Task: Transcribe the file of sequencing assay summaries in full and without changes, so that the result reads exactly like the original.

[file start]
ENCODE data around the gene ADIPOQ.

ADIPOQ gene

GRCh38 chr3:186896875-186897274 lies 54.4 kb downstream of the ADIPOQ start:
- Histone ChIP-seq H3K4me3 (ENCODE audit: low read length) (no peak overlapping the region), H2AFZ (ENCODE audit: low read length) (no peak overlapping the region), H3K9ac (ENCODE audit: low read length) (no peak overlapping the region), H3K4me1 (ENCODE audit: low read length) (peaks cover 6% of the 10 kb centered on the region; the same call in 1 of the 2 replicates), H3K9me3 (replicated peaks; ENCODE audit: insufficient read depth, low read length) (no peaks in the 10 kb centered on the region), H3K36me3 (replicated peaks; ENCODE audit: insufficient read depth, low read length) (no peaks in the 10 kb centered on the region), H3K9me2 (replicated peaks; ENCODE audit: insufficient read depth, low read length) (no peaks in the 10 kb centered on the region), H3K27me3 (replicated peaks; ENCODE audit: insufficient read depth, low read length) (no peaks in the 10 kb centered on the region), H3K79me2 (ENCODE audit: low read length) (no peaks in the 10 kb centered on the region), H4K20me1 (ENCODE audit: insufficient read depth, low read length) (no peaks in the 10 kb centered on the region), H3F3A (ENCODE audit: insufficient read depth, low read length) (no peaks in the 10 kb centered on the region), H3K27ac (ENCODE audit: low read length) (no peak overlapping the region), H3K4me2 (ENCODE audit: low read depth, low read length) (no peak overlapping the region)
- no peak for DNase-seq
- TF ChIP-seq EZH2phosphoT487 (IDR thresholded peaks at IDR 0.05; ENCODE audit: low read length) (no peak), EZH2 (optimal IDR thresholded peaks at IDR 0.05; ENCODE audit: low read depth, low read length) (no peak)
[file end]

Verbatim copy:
ENCODE data around the gene ADIPOQ.

ADIPOQ gene

GRCh38 chr3:186896875-186897274 lies 54.4 kb downstream of the ADIPOQ start:
- Histone ChIP-seq H3K4me3 (ENCODE audit: low read length) (no peak overlapping the region), H2AFZ (ENCODE audit: low read length) (no peak overlapping the region), H3K9ac (ENCODE audit: low read length) (no peak overlapping the region), H3K4me1 (ENCODE audit: low read length) (peaks cover 6% of the 10 kb centered on the region; the same call in 1 of the 2 replicates), H3K9me3 (replicated peaks; ENCODE audit: insufficient read depth, low read length) (no peaks in the 10 kb centered on the region), H3K36me3 (replicated peaks; ENCODE audit: insufficient read depth, low read length) (no peaks in the 10 kb centered on the region), H3K9me2 (replicated peaks; ENCODE audit: insufficient read depth, low read length) (no peaks in the 10 kb centered on the region), H3K27me3 (replicated peaks; ENCODE audit: insufficient read depth, low read length) (no peaks in the 10 kb centered on the region), H3K79me2 (ENCODE audit: low read length) (no peaks in the 10 kb centered on the region), H4K20me1 (ENCODE audit: insufficient read depth, low read length) (no peaks in the 10 kb centered on the region), H3F3A (ENCODE audit: insufficient read depth, low read length) (no peaks in the 10 kb centered on the region), H3K27ac (ENCODE audit: low read length) (no peak overlapping the region), H3K4me2 (ENCODE audit: low read depth, low read length) (no peak overlapping the region)
- no peak for DNase-seq
- TF ChIP-seq EZH2phosphoT487 (IDR thresholded peaks at IDR 0.05; ENCODE audit: low read length) (no peak), EZH2 (optimal IDR thresholded peaks at IDR 0.05; ENCODE audit: low read depth, low read length) (no peak)